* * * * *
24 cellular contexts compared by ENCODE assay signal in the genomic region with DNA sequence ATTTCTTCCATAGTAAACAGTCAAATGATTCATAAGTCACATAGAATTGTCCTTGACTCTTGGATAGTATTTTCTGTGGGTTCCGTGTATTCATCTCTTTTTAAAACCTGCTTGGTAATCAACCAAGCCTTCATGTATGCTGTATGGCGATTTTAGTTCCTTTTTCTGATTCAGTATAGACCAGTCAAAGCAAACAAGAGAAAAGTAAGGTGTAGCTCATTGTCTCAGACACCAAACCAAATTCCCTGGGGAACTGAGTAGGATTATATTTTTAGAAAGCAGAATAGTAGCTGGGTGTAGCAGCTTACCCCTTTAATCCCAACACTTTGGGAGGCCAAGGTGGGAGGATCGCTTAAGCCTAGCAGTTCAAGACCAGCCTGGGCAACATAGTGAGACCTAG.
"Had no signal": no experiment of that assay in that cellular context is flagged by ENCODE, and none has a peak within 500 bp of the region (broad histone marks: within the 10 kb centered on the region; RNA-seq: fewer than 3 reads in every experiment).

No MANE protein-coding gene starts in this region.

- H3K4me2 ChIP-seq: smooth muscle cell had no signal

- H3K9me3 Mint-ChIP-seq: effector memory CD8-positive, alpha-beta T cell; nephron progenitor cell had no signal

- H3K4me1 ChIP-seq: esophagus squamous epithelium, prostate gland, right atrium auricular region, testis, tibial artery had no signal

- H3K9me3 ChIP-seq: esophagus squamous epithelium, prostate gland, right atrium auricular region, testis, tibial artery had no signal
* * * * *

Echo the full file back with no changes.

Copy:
24 cellular contexts compared by ENCODE assay signal in the genomic region with DNA sequence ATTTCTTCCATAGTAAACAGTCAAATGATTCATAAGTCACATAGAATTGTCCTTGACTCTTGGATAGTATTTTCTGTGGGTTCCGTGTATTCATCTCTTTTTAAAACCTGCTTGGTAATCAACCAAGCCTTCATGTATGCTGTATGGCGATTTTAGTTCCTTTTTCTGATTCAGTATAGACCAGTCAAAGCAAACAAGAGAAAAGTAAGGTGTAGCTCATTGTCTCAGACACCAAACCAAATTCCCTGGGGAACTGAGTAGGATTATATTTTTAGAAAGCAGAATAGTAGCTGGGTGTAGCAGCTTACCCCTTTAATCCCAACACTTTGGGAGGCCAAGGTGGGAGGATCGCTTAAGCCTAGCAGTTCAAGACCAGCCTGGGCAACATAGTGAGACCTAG.
"Had no signal": no experiment of that assay in that cellular context is flagged by ENCODE, and none has a peak within 500 bp of the region (broad histone marks: within the 10 kb centered on the region; RNA-seq: fewer than 3 reads in every experiment).

No MANE protein-coding gene starts in this region.

- H3K4me2 ChIP-seq: smooth muscle cell had no signal

- H3K9me3 Mint-ChIP-seq: effector memory CD8-positive, alpha-beta T cell; nephron progenitor cell had no signal

- H3K4me1 ChIP-seq: esophagus squamous epithelium, prostate gland, right atrium auricular region, testis, tibial artery had no signal

- H3K9me3 ChIP-seq: esophagus squamous epithelium, prostate gland, right atrium auricular region, testis, tibial artery had no signal